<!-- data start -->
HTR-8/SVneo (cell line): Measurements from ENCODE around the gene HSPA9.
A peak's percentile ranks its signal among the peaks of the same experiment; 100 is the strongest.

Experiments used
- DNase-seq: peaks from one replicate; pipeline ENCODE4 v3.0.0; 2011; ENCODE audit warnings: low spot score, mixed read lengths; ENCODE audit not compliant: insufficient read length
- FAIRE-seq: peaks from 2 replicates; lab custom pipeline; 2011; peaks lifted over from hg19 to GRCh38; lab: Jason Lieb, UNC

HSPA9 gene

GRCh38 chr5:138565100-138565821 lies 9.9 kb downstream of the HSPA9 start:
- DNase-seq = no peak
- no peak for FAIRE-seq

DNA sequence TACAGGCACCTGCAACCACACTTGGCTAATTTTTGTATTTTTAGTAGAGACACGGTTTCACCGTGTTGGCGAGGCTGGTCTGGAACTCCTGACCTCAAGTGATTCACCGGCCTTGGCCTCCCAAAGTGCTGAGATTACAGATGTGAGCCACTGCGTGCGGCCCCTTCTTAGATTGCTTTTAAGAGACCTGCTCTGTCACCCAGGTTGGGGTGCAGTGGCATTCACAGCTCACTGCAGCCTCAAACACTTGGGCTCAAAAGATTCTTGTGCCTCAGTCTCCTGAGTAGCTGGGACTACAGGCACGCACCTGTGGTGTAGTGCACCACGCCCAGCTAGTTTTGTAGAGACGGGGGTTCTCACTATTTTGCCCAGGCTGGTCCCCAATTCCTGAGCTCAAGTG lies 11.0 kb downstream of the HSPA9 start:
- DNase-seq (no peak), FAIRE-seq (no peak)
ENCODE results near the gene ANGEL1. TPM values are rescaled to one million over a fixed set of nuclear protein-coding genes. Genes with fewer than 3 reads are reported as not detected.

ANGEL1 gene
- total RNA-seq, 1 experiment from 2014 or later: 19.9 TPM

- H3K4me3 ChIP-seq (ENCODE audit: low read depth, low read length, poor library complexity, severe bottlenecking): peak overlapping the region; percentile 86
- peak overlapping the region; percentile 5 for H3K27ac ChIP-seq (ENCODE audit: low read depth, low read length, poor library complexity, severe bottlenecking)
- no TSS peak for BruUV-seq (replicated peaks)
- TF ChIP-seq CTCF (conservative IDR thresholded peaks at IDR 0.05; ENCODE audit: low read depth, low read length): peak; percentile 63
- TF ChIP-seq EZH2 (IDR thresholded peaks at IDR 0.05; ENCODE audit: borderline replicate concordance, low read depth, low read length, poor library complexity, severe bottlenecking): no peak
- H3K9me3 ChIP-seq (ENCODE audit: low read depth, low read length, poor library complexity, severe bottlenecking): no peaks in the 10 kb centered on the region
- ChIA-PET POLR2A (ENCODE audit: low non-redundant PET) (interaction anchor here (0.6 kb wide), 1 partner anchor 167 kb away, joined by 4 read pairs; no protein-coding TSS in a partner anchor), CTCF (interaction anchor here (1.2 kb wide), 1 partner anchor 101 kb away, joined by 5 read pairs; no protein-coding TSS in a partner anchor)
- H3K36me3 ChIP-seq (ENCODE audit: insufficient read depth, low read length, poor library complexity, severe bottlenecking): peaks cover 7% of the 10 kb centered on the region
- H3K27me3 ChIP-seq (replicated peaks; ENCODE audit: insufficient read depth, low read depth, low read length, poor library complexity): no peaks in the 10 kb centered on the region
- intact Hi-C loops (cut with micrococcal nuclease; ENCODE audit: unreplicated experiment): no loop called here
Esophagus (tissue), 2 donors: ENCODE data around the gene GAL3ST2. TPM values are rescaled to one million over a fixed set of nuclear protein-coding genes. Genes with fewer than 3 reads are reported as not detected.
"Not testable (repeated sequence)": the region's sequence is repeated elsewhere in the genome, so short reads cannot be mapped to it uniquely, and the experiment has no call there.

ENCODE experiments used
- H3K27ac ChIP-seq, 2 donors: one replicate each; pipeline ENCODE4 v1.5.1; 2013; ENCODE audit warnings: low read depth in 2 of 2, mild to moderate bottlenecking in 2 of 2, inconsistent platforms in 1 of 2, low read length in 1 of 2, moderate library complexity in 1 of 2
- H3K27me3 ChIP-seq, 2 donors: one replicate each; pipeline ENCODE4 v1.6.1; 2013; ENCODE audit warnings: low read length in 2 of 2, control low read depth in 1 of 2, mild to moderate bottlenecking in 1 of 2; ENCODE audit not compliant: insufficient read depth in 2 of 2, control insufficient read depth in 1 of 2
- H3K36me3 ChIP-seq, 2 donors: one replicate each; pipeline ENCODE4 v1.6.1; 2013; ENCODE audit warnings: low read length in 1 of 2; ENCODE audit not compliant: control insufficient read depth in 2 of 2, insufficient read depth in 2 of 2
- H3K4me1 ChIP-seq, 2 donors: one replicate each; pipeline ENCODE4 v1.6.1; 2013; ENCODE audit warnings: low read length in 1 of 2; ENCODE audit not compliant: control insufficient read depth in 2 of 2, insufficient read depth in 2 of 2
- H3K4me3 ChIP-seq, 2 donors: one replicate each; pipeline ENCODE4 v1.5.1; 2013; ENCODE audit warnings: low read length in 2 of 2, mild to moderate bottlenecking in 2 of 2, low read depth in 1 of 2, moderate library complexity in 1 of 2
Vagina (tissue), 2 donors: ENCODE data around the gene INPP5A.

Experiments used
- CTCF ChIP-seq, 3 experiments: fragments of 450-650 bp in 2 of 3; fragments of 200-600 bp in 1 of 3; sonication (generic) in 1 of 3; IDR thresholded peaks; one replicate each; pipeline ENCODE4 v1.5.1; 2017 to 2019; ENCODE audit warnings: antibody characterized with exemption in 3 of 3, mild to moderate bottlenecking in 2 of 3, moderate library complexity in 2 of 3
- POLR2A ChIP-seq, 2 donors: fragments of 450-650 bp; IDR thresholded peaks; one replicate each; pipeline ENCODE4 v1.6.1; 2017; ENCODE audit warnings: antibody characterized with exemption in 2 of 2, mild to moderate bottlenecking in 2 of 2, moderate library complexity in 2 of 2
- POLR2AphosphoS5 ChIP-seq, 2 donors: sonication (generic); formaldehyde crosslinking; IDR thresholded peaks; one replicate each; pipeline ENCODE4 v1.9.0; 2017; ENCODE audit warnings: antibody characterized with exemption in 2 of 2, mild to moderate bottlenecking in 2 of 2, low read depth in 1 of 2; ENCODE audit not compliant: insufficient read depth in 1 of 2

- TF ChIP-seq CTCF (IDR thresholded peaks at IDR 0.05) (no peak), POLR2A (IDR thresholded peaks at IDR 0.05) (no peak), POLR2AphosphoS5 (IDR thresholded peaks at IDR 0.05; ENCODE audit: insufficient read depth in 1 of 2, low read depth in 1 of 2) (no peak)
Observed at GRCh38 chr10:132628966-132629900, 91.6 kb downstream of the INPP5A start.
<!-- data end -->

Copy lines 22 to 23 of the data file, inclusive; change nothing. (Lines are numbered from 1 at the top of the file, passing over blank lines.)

- H3K36me3 ChIP-seq (ENCODE audit: insufficient read depth, low read length, poor library complexity, severe bottlenecking): peaks cover 7% of the 10 kb centered on the region
- H3K27me3 ChIP-seq (replicated peaks; ENCODE audit: insufficient read depth, low read depth, low read length, poor library complexity): no peaks in the 10 kb centered on the region